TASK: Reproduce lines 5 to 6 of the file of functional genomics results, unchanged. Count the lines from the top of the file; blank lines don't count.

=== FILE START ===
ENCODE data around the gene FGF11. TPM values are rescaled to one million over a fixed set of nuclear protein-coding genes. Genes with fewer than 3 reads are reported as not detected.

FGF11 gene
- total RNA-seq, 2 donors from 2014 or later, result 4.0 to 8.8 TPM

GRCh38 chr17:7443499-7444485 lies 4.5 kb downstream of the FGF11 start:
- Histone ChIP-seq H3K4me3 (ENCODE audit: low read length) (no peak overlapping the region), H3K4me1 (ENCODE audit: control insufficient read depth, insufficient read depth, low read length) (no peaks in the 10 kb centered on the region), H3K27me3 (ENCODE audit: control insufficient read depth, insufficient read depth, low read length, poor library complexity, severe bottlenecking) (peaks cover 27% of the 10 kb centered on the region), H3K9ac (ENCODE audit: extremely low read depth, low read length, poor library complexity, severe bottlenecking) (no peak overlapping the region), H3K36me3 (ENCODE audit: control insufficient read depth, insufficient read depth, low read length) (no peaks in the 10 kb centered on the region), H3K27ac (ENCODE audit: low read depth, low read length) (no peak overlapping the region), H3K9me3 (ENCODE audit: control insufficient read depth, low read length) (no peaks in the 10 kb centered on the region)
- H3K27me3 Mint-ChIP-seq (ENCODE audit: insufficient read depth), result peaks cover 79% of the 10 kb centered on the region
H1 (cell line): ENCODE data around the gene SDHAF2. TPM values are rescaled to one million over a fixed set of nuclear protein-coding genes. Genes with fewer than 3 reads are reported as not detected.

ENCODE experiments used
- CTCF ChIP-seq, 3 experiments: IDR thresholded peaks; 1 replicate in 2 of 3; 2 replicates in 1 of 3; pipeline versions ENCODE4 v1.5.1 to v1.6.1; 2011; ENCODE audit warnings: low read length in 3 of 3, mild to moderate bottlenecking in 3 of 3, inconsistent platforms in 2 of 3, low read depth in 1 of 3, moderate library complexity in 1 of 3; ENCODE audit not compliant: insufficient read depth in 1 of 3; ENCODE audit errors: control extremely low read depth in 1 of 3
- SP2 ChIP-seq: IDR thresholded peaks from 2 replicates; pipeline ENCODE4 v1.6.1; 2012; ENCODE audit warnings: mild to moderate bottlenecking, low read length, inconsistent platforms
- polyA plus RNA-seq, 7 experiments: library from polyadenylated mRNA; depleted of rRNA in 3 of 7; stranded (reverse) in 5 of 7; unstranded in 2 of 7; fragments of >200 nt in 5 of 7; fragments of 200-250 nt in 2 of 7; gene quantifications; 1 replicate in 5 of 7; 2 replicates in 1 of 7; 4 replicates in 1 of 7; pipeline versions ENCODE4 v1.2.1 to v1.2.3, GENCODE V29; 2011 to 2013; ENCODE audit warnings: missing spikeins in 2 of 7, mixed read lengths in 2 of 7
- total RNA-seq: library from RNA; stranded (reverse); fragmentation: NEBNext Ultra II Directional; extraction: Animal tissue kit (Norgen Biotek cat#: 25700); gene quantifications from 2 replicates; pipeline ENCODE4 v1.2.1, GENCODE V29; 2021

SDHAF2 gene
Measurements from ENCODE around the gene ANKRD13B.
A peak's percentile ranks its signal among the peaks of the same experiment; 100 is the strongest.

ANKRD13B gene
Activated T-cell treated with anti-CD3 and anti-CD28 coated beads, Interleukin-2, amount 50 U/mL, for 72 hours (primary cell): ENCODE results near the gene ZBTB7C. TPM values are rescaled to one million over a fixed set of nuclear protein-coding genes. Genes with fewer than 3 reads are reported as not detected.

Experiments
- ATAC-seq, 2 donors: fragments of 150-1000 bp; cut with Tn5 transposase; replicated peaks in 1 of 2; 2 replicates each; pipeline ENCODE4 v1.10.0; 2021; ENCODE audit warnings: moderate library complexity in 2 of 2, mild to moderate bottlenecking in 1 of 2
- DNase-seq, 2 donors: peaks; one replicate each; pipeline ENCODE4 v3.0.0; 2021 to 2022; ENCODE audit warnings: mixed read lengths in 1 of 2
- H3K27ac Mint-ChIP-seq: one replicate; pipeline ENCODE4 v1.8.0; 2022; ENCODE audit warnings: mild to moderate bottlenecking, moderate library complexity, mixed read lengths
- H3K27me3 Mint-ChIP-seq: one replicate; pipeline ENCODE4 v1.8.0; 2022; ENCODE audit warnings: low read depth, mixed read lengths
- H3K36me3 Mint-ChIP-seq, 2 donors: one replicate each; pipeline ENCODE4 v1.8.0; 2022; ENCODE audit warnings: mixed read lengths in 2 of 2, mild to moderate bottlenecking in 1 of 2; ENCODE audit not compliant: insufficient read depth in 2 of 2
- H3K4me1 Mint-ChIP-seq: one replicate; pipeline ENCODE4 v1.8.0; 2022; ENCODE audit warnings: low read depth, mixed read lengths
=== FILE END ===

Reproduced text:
- Histone ChIP-seq H3K4me3 (ENCODE audit: low read length) (no peak overlapping the region), H3K4me1 (ENCODE audit: control insufficient read depth, insufficient read depth, low read length) (no peaks in the 10 kb centered on the region), H3K27me3 (ENCODE audit: control insufficient read depth, insufficient read depth, low read length, poor library complexity, severe bottlenecking) (peaks cover 27% of the 10 kb centered on the region), H3K9ac (ENCODE audit: extremely low read depth, low read length, poor library complexity, severe bottlenecking) (no peak overlapping the region), H3K36me3 (ENCODE audit: control insufficient read depth, insufficient read depth, low read length) (no peaks in the 10 kb centered on the region), H3K27ac (ENCODE audit: low read depth, low read length) (no peak overlapping the region), H3K9me3 (ENCODE audit: control insufficient read depth, low read length) (no peaks in the 10 kb centered on the region)
- H3K27me3 Mint-ChIP-seq (ENCODE audit: insufficient read depth), result peaks cover 79% of the 10 kb centered on the region